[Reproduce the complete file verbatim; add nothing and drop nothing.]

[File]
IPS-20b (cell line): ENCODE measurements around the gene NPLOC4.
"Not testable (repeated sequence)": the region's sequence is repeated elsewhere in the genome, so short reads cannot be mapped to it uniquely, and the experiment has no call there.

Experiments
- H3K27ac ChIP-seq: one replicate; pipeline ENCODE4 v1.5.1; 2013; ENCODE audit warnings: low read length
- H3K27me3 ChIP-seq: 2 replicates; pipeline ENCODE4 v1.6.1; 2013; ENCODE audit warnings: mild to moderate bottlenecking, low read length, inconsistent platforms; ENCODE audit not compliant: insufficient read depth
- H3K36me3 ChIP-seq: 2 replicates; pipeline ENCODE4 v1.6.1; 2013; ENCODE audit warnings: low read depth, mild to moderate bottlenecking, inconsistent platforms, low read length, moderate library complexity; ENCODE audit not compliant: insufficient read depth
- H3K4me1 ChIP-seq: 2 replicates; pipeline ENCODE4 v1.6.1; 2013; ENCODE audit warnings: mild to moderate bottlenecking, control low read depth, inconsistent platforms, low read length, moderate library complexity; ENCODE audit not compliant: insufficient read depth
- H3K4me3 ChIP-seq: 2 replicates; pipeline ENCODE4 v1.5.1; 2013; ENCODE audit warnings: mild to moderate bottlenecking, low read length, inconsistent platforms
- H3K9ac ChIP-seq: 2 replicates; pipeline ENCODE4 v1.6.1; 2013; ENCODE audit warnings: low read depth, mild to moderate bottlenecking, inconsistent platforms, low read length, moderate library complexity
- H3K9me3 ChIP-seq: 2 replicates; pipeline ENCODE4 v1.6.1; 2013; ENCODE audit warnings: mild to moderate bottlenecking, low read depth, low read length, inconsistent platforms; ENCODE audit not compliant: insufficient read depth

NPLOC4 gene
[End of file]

IPS-20b (cell line): ENCODE measurements around the gene NPLOC4.
"Not testable (repeated sequence)": the region's sequence is repeated elsewhere in the genome, so short reads cannot be mapped to it uniquely, and the experiment has no call there.

Experiments
- H3K27ac ChIP-seq: one replicate; pipeline ENCODE4 v1.5.1; 2013; ENCODE audit warnings: low read length
- H3K27me3 ChIP-seq: 2 replicates; pipeline ENCODE4 v1.6.1; 2013; ENCODE audit warnings: mild to moderate bottlenecking, low read length, inconsistent platforms; ENCODE audit not compliant: insufficient read depth
- H3K36me3 ChIP-seq: 2 replicates; pipeline ENCODE4 v1.6.1; 2013; ENCODE audit warnings: low read depth, mild to moderate bottlenecking, inconsistent platforms, low read length, moderate library complexity; ENCODE audit not compliant: insufficient read depth
- H3K4me1 ChIP-seq: 2 replicates; pipeline ENCODE4 v1.6.1; 2013; ENCODE audit warnings: mild to moderate bottlenecking, control low read depth, inconsistent platforms, low read length, moderate library complexity; ENCODE audit not compliant: insufficient read depth
- H3K4me3 ChIP-seq: 2 replicates; pipeline ENCODE4 v1.5.1; 2013; ENCODE audit warnings: mild to moderate bottlenecking, low read length, inconsistent platforms
- H3K9ac ChIP-seq: 2 replicates; pipeline ENCODE4 v1.6.1; 2013; ENCODE audit warnings: low read depth, mild to moderate bottlenecking, inconsistent platforms, low read length, moderate library complexity
- H3K9me3 ChIP-seq: 2 replicates; pipeline ENCODE4 v1.6.1; 2013; ENCODE audit warnings: mild to moderate bottlenecking, low read depth, low read length, inconsistent platforms; ENCODE audit not compliant: insufficient read depth

NPLOC4 gene